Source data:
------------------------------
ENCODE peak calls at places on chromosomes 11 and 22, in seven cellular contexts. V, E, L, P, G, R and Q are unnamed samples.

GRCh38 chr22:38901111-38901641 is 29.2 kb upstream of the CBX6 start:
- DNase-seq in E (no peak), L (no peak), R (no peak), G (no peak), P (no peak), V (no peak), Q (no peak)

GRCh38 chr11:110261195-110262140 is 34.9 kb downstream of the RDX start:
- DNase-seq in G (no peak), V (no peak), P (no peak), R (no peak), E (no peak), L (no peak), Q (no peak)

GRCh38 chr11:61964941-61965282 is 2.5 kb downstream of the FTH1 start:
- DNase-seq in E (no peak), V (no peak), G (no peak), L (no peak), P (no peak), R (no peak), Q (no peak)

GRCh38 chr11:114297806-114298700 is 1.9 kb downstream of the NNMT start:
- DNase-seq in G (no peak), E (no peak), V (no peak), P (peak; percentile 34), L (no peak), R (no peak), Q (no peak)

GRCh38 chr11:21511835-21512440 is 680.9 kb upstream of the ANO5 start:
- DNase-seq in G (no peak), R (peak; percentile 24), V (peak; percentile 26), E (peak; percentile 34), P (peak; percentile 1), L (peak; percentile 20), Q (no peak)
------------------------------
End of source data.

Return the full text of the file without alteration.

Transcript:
ENCODE peak calls at places on chromosomes 11 and 22, in seven cellular contexts. V, E, L, P, G, R and Q are unnamed samples.

GRCh38 chr22:38901111-38901641 is 29.2 kb upstream of the CBX6 start:
- DNase-seq in E (no peak), L (no peak), R (no peak), G (no peak), P (no peak), V (no peak), Q (no peak)

GRCh38 chr11:110261195-110262140 is 34.9 kb downstream of the RDX start:
- DNase-seq in G (no peak), V (no peak), P (no peak), R (no peak), E (no peak), L (no peak), Q (no peak)

GRCh38 chr11:61964941-61965282 is 2.5 kb downstream of the FTH1 start:
- DNase-seq in E (no peak), V (no peak), G (no peak), L (no peak), P (no peak), R (no peak), Q (no peak)

GRCh38 chr11:114297806-114298700 is 1.9 kb downstream of the NNMT start:
- DNase-seq in G (no peak), E (no peak), V (no peak), P (peak; percentile 34), L (no peak), R (no peak), Q (no peak)

GRCh38 chr11:21511835-21512440 is 680.9 kb upstream of the ANO5 start:
- DNase-seq in G (no peak), R (peak; percentile 24), V (peak; percentile 26), E (peak; percentile 34), P (peak; percentile 1), L (peak; percentile 20), Q (no peak)